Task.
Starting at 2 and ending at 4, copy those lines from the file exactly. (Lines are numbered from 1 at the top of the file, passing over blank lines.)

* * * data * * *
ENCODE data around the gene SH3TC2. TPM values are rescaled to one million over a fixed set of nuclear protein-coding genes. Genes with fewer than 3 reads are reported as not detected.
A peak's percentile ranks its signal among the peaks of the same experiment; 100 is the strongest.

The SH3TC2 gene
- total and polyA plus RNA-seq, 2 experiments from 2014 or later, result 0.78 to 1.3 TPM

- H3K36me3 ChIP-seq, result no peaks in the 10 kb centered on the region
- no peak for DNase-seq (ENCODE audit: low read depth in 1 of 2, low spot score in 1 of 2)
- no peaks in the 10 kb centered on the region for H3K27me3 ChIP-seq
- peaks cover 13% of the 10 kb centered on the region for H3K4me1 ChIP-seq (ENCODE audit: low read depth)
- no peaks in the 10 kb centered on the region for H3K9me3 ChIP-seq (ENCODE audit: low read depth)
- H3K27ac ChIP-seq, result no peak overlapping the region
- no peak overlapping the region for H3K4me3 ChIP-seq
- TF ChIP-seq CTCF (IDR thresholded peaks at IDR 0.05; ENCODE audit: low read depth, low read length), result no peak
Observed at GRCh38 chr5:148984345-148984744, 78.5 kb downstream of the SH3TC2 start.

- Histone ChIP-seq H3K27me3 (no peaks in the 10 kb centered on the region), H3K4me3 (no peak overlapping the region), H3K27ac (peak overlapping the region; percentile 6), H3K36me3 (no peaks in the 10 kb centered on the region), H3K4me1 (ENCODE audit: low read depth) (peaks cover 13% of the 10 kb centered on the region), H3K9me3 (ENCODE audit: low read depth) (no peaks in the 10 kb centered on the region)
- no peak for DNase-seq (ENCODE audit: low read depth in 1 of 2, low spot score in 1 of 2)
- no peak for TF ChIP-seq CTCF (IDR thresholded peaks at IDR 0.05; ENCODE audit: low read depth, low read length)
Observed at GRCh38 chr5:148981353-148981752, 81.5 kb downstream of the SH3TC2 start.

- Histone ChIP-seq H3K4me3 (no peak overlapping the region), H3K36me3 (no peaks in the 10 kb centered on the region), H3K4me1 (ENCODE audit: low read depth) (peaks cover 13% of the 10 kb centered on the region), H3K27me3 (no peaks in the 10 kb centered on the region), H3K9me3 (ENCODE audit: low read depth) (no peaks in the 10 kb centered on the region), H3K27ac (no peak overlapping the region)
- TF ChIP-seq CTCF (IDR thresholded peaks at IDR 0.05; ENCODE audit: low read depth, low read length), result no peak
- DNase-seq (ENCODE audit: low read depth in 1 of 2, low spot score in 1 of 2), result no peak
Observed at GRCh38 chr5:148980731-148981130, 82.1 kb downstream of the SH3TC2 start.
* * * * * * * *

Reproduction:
A peak's percentile ranks its signal among the peaks of the same experiment; 100 is the strongest.

The SH3TC2 gene
- total and polyA plus RNA-seq, 2 experiments from 2014 or later, result 0.78 to 1.3 TPM